Remember when you wanted what you currently have?


Photo credit: Evan Chambless

As I write this, it’s November 22 — Thanksgiving Day. I am sitting alone on a hostel bed in Budapest, and all I can think about is the glorious day when I board the plane headed for home. I am supremely grateful for the forces and people and organizations that have given me the chance to study abroad, yet in times of desperation and loneliness, I still question whether I should’ve made the choice to study abroad in the first place.

I’m thinking about all of lifelong friendships I’ve made at Trinity. And during any other normal semester, they’re no more than a five minute walk from me at any time. I’m reminiscing over the fact that my mom made the three-hour drive from Houston when I called her with a bad cold during my first semester away from home. I can’t stop wondering where I’ll be in a year from now — will I have the time or means to make it home for Thanksgiving?

All of this sad, lonesome wondering came from — of all things — a quote I saw on Instagram (and consequently searched for a source, to no avail): “Remember when you wanted what you currently have?”

Maybe it’s that I’m never satisfied with the things I have, that the shiny things that make me so privileged grow dull over time. In the semesters before this, did my jealousy of my peers’ oft-photographed frolics around Europe, city hopping from monument to monument, look so good that I felt unsatisfied with my college experience? Like I haven’t squeezed enough worth out of my private school tuition costs? Was this senior year decision just a last-ditch effort to have my own photo op? Did I think that my memories abroad would somehow be better just because they’re different? (My friend and foreign columnist counterpart, Kara Killinger, explored this desire for documentation wonderfully in our last issue.)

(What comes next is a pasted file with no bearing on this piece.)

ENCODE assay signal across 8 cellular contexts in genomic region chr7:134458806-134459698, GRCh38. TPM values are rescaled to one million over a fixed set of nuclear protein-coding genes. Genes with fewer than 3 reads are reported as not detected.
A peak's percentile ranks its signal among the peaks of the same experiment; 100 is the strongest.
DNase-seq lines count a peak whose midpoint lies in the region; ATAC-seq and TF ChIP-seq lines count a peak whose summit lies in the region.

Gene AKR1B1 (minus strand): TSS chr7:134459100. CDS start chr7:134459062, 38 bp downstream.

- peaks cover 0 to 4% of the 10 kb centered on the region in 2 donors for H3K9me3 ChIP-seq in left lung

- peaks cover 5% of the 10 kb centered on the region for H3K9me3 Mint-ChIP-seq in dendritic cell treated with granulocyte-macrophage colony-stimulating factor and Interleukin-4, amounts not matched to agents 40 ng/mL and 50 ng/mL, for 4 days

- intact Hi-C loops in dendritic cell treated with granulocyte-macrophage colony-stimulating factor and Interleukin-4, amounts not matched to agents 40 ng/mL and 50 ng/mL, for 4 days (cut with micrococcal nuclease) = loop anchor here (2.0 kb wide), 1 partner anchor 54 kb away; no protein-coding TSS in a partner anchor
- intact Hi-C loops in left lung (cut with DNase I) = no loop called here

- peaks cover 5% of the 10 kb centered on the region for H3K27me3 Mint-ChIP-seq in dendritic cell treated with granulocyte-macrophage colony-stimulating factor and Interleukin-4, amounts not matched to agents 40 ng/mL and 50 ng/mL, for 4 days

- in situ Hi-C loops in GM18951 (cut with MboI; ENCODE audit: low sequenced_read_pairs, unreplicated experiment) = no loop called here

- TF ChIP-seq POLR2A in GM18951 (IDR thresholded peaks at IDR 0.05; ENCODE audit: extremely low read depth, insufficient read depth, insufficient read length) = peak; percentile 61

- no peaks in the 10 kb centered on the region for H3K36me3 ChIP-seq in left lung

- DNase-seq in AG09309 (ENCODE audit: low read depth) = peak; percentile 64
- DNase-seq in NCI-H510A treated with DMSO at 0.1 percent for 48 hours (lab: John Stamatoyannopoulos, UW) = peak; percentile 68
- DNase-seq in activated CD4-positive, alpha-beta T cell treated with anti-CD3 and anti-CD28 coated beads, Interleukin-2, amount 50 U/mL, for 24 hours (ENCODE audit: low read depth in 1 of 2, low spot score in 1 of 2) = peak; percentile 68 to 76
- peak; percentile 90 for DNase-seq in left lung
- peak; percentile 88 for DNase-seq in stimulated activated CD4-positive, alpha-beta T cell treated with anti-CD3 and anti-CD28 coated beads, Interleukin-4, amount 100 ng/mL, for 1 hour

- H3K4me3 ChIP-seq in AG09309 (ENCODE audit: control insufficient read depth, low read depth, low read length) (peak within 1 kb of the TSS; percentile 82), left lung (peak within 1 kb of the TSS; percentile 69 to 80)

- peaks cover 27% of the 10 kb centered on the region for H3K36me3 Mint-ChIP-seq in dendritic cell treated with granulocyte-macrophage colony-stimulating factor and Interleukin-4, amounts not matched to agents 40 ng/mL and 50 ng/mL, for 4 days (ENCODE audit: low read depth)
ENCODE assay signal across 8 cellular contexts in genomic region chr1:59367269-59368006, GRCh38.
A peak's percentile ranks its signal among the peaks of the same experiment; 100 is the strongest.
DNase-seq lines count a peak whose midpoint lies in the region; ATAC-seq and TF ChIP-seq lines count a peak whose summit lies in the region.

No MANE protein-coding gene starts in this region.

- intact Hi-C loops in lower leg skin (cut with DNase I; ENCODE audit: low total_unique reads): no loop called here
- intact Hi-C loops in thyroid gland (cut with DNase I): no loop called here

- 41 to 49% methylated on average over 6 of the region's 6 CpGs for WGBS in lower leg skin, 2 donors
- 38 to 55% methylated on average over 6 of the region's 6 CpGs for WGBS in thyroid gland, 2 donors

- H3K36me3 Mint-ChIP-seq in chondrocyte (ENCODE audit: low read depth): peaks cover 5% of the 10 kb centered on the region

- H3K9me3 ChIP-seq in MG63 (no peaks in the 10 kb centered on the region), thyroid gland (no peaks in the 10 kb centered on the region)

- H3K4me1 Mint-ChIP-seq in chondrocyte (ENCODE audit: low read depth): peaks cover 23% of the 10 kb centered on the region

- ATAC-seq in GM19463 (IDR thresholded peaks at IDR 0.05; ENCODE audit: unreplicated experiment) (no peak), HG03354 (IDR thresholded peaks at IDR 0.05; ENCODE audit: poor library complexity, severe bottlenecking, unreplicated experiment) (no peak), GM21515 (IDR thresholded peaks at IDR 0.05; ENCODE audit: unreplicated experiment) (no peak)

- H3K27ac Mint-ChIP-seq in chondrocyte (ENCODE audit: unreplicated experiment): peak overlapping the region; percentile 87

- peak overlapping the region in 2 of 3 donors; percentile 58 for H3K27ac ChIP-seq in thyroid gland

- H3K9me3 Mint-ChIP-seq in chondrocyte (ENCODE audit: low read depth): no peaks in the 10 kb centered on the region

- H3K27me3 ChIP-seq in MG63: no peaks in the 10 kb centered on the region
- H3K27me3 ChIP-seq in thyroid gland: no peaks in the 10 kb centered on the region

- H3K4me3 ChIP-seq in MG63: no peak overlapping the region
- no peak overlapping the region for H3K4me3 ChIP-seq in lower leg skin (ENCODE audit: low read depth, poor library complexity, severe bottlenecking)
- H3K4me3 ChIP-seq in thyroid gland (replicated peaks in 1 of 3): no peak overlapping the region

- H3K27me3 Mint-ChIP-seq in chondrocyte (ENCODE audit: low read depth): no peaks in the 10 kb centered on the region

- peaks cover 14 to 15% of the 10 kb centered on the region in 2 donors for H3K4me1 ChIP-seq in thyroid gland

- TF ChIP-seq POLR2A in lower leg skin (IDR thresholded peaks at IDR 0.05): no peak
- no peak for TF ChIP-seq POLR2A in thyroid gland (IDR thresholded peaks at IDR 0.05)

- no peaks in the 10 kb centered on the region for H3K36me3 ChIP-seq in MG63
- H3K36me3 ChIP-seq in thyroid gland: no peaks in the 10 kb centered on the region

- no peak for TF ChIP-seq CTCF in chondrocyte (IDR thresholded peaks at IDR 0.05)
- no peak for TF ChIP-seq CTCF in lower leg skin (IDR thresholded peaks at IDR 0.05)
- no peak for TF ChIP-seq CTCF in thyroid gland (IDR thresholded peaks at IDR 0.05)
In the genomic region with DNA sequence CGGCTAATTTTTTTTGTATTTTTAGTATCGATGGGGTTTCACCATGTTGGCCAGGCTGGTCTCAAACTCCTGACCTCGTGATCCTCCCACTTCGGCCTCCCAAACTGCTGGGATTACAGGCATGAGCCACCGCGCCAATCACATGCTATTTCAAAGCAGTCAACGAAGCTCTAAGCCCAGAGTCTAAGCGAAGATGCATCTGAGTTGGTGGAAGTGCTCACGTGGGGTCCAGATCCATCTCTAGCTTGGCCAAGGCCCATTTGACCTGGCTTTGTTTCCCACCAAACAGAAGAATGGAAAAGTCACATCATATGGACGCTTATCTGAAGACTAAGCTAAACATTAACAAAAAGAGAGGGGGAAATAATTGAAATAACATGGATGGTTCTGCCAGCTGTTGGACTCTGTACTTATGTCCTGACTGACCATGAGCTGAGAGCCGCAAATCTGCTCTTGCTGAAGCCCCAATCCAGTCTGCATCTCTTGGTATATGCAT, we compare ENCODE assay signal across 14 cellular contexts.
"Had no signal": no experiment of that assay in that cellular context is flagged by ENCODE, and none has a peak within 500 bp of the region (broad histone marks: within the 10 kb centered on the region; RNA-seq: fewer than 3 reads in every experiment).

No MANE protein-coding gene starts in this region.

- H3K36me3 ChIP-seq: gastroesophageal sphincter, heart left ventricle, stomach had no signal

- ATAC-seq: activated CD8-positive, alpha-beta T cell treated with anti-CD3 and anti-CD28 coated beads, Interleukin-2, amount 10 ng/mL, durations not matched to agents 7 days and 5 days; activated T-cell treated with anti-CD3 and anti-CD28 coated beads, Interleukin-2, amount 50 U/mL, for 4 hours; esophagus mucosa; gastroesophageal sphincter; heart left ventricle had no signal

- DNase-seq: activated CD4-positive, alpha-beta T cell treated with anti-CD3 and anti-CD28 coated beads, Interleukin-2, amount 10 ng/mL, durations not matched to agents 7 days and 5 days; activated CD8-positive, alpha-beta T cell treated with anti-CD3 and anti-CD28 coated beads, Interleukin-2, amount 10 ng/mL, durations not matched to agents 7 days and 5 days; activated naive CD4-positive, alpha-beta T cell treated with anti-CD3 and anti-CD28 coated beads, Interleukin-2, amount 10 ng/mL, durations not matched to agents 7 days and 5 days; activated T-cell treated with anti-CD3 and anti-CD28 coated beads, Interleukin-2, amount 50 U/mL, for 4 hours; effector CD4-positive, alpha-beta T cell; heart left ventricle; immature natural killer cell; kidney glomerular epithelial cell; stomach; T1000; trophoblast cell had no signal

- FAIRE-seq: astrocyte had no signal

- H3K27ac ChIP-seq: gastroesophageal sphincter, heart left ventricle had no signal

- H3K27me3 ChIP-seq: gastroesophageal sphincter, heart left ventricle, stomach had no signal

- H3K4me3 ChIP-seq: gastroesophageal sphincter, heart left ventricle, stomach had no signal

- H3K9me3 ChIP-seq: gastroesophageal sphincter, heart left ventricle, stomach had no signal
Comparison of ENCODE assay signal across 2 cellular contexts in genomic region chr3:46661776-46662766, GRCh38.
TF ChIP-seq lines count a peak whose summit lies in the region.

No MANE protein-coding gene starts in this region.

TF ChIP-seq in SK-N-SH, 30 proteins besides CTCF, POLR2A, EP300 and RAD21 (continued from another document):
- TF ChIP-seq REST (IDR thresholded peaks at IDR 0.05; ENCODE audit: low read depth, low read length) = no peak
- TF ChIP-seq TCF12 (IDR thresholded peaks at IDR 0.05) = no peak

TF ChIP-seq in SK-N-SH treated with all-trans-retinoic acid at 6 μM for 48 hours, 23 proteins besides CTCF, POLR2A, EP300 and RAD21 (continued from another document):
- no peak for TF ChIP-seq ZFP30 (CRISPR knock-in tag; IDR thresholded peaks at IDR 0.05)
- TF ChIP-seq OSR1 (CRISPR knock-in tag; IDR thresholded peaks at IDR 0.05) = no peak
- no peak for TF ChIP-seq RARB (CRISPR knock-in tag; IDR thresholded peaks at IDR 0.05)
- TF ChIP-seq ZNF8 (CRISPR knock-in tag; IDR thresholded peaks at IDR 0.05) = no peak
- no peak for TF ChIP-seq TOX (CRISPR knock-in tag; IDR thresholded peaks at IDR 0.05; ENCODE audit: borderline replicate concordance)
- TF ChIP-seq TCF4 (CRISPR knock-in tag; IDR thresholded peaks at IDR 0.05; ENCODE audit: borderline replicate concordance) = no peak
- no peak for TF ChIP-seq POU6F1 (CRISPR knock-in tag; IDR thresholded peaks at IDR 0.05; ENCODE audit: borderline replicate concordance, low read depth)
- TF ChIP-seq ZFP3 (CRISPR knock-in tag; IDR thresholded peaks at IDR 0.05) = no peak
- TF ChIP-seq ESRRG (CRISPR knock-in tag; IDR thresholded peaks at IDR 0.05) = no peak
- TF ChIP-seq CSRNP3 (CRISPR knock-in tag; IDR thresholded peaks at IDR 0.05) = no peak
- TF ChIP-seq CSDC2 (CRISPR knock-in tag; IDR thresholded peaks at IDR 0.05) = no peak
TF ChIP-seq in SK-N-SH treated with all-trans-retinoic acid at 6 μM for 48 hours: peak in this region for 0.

Though I’ve made some friends and had some unforgettable experiences this semester, my ultimate conclusion is that I’d rather have spent my semester making the most of the limited time and freedoms I have left in my college experience. I miss and think about what I’ve left behind more than I actively engage and enjoy experiences abroad.

To those who are considering studying abroad, don’t let this deter you, but try to assess more closely concrete objectives and how you plan on actually achieving them. So, ask yourself — do you actually want the experience of being abroad itself or just the appearance of an enviable experience?